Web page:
It Takes One Ask, One Act of Courage to Change a City
What could I do for my city?
I attended The Global Leadership Summit for the first time three years ago. It impacted me by giving me a purpose—What could I do for my city? Our city is in massive disunity, not only in the church, but in general. Only 3.5 percent of our population attends church. We are a college town, and while our town isn’t blatantly, “anti-Christian,” there is tremendous apathy towards Christianity.
You have not because you ask not.
I remembered the words I heard at the Summit, you have not because you ask not. I also remembered Gary Haugen’s message on fear, and something he said, “No great dream has ever been built on fear of what might go wrong.”
Together, we’re shining light into our dark city.
I needed to step out in faith and not fear looking stupid or worry about what might go wrong—even if only 10 people showed up. And in my second year of being involved with the Summit, I let go of my fear and trusted God to figure out a way to bring the Summit to Missoula, Montana. I sought to get the University of Montana to sign on and get it accredited, even though as a secular school, I thought they would say no. They said YES! I almost fell out of my chair!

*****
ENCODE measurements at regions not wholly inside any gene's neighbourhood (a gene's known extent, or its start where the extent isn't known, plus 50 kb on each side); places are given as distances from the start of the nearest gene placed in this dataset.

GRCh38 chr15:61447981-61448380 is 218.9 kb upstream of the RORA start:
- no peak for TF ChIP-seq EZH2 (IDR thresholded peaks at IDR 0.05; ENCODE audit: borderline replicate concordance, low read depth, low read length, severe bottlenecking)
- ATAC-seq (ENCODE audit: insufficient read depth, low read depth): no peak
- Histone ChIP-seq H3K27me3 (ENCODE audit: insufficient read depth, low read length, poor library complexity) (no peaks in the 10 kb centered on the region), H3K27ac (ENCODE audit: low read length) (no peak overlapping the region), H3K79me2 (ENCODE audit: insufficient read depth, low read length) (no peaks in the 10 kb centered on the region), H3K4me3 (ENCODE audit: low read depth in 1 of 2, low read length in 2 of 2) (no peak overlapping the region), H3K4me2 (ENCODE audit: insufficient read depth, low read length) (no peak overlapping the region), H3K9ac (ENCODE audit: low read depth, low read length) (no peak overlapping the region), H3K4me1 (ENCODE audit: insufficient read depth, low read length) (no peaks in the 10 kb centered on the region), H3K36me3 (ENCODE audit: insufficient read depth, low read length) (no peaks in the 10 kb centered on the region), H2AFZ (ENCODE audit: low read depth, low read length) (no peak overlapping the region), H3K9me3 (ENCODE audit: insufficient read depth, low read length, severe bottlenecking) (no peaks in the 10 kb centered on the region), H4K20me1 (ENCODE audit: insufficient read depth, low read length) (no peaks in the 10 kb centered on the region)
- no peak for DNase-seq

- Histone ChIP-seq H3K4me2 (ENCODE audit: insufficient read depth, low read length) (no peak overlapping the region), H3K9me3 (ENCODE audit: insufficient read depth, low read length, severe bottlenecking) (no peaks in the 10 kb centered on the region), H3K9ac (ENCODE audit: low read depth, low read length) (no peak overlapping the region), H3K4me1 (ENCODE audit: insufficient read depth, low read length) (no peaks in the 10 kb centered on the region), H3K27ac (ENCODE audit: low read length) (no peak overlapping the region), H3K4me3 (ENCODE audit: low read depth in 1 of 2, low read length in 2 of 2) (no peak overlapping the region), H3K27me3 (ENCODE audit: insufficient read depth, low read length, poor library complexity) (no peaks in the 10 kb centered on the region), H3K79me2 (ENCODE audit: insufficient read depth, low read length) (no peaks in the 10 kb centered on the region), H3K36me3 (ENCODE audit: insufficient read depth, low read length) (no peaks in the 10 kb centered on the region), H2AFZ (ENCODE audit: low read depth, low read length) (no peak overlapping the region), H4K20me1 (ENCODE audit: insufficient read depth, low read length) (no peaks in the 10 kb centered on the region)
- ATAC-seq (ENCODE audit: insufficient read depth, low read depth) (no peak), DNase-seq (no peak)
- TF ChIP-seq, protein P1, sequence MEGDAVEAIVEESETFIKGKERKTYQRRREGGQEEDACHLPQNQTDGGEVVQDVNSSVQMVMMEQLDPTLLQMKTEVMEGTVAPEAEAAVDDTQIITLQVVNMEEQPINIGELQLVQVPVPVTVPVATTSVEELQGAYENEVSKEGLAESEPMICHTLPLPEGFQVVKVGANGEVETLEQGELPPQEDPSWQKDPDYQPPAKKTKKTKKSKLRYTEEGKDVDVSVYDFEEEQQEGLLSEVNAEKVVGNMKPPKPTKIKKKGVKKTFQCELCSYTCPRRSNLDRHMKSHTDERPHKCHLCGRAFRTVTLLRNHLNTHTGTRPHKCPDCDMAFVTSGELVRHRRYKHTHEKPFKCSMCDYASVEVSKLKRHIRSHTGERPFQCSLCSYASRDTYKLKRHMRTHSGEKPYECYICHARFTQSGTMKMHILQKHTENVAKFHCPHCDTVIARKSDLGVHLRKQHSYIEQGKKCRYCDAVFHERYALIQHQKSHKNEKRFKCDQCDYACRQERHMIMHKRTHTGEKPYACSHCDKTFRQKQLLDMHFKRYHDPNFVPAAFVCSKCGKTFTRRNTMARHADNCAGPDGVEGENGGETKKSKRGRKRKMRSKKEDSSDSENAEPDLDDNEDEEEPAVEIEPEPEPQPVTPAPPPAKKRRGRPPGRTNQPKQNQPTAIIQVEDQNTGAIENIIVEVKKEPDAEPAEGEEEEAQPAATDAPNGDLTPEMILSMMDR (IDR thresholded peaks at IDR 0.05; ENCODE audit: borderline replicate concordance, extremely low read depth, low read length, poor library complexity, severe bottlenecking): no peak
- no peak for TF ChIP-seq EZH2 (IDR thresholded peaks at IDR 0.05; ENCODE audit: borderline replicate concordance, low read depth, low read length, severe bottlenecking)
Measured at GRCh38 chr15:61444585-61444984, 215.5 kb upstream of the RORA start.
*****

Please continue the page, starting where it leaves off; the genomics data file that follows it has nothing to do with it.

Not only did the University of Montana sign on and get it accredited, but the Montana public school system accredited the GLS for their teachers’ license requirements. Additionally, the Montana Association of Nurses jumped on board to allow nurses in the state of Montana to get accredited for attending the Summit, and now we’re working to make this happen nationwide as well!
Since then, we’ve formed and built a team that now leads the Summit locally. Inspired and energized by my local church, it is bringing our churches together as “the Church” instead of one of many individual churches. Together, we’re shining light into our dark city.
The Summit is unifying.
In the midst of apathy, I believe God is using the Summit to change our city. I’ve witnessed God’s anointing and power to change lives through the Summit. And I personally developed more compassion for people and more trust in God. Now our church marks three key days on the calendar: Christmas, Easter and the Summit. I see the Summit as an event that unites not only the church, but also our city.
We started a citywide pastors meeting to kick off the Summit in April, then a volunteer kick-off for members from different congregations in our community. Finally, we all attend the Summit together. To see our different congregations all together at a single event, unified in growth is amazing. And one of the surprising things we are witnessing is how the business community is more open to attending as well. It is unifying on multiple levels.
The biggest thing the Summit has taught me is; you have not because you ask not. Followed by, trust God and ask! For the unity of Missoula, I’m glad I trusted God and asked. Without the Summit, the city and the churches of Missoula, Montana would be missing out on the blessings that come from unity.
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